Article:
Given these findings, we might even encourage instructors to incorporate the teaching of filled pauses into their course designs. This could be especially important for second languages where filled pause usage differs substantially from a learner’s  first language. For example, it would be advantageous for an English-speaking L2 learner of Japanese to learn Japanese filled pauses in order to avoid confusion due to the languages’ differing sentence structures. 
In the Ted-Ed video, we also addressed the point that language learners similarly learn how to produce the sounds of the filled pauses in their second language. All language learners are either multilingual or on their way to becoming multilingual, so it makes a lot of sense that these items should also be influenced by the different languages that someone speaks. Recently, García-Amaya & Lang (2020) found that bilingual speakers of Afrikaans and Spanish produced filled pauses that were mutually influenced by their two languages. Ultimately, filled pauses may be important for everyday speech in our first language, but they are absolutely essential when speaking a second one. The use of the second language’s filled pauses helps learners to blend in with more proficient language users, while giving their brain a short break when encountering difficulties in stringing together their words. Filled pauses additionally offer clues to an interlocutor than an important word might be coming up!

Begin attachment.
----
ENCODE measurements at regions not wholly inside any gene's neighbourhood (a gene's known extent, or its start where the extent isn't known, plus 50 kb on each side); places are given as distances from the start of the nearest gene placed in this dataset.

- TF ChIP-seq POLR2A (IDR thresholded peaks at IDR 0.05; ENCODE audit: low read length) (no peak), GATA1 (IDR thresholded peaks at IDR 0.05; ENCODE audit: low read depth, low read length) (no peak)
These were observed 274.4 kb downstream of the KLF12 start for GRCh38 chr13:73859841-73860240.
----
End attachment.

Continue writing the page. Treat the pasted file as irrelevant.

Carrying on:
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About TED-Ed Animations

TED-Ed Animations feature the words and ideas of educators brought to life by professional animators. Are you an educator or animator interested in creating a TED-Ed Animation? Nominate yourself here »

Meet The Creators

  • Educator Lorenzo García-Amaya
  • Director Yael Reisfeld
  • Narrator Addison Anderson
  • Music Yael Reisfeld
  • Sound Designer Yael Reisfeld, Samuel Bellingham
  • Director of Production Gerta Xhelo
  • Editorial Producer Alex Rosenthal, Dan Kwartler
  • Producer Bethany Cutmore-Scott
  • Script Editor Alex Gendler
  • Fact-Checker Jennifer Nam
  • See more creators